‘This account will not be verified because…we could not reliably verify that the account is a notable person, organisation or brand.’ Try saying that to my mum…
I smiled wryly the other day whilst relaxing on my windswept Devil’s Island when I read on Press Gazette that a militia of 80-plus fellow islanders are waging a desperate campaign for Twitter to recognise them with the Blue Tick verification badge.
The skirmish has broken out because these humble freelancers have been rejected, despite Twitter’s grand gesture last May to let more people of “note” into its fancy blue club – including freelance journalists. Golly, the honour.
It was the unabashed neediness underlying the campaign that tickled me most – not least because I could relate to this embarrassing affliction. About six years ago, my faltering ego took me in search of a Blue Tick. I was miffed that certain staff journalists, ones who delivered a fraction of my output for far less high-profile publications, had a hallowed Tick of acceptability. How so? I want one.
I can’t remember exactly how I applied, but I got rejected and I gave up being bothered long ago. Then I read that even lowly freelancers – the Morlocks of the media – might now be allowed out into the sunlight, to step inside beyond the light blue velvet rope. So, I thought I’d try again.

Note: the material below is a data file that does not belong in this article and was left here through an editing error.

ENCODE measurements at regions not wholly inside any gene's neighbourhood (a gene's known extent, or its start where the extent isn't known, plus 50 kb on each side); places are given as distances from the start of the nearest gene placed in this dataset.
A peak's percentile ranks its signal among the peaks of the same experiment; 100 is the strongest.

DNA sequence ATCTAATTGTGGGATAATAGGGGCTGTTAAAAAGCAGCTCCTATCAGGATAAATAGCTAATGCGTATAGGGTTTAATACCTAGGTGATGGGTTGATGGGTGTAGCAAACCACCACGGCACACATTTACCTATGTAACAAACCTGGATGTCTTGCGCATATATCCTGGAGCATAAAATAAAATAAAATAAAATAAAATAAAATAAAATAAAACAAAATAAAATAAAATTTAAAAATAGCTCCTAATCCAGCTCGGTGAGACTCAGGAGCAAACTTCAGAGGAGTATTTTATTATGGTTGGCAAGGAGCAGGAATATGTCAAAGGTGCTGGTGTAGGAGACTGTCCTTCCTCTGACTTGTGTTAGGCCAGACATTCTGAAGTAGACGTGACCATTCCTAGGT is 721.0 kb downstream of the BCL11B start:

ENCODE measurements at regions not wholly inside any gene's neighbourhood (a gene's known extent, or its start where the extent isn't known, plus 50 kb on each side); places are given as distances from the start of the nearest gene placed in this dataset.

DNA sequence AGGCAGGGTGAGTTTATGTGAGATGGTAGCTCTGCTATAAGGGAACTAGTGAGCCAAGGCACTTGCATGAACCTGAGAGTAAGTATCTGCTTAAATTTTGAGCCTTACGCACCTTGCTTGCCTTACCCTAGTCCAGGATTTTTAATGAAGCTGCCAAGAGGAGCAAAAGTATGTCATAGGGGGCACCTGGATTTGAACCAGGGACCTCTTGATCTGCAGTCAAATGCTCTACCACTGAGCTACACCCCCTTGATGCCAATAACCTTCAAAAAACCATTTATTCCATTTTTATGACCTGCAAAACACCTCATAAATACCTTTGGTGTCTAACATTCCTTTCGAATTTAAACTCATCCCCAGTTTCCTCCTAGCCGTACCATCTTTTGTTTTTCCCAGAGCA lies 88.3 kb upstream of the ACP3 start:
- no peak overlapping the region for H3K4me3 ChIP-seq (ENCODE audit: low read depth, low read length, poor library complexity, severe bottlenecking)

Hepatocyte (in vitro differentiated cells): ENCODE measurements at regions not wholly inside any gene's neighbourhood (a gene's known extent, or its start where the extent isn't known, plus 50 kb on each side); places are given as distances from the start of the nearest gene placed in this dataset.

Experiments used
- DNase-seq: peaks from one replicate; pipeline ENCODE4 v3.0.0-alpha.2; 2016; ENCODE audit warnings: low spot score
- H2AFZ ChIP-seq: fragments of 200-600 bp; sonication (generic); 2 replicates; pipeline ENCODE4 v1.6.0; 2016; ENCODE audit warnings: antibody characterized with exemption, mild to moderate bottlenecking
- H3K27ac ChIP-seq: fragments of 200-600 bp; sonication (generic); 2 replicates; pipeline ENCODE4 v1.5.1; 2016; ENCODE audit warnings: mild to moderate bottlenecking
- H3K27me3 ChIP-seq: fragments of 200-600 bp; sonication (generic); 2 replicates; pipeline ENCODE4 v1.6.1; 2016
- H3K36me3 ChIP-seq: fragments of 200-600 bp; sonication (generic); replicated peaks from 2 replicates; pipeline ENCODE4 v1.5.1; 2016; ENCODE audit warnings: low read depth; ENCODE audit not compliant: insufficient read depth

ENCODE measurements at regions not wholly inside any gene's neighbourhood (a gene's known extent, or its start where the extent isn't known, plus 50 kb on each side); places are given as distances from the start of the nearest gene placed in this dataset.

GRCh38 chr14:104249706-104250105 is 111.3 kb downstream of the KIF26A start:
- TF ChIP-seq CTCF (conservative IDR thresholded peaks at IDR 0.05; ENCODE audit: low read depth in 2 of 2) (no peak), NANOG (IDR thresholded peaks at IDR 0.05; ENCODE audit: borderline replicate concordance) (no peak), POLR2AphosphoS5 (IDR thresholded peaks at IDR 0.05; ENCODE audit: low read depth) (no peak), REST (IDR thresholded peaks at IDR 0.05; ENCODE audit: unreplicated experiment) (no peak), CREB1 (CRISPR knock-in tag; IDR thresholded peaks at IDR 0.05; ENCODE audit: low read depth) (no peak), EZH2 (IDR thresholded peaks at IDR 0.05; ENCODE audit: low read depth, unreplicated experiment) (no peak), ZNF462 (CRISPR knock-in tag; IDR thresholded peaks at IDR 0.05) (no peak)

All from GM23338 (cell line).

On Tuesday, I faithfully loaded links to recent cuttings – Daily Mail, The Sun, Metro. Not too many to choose from, it has to be said. Foolishly, I also added a scan of my passport (Dammit! Idiot! Oi, Twitter, delete this private document, or at least explain what you are doing with it on your server farm).
About twenty minutes later, I got exactly what I deserved: REJECTION. Ahhh, the freelance’s most consistent companion. Twitter’s pet bot had lovingly emailed a brief, sniffy dismissal:
‘This account will not be verified at this time because the evidence provided did not meet our criteria for notability. As a result, we could not reliably verify that the account associated with the request is a notable person, organisation or brand.’ Try saying that to my mum.
Twitter bot added archly: ‘If you believe the account (that’s my career you’re talking about) may be a good candidate for verification in the future, we encourage you to submit again after 30 days. Thanks, Twitter.’ Now run along and fuck off.
Ha! I immediately updated my Twitter profile (10 years, 20.6k tweets, 2,502 Followers, folks) to celebrate the fact that I am officially not ‘a notable person, organisation or brand’. Proud. And then I did what all self-starting freelance journalists should do: I dusted myself down, spotted an angle for a story, and pitched the idea for what you are reading now to the editor of Press Gazette. Freelancing is all about turning a negative into a positive. Optimism is oxygen. It leads directly to heating and food.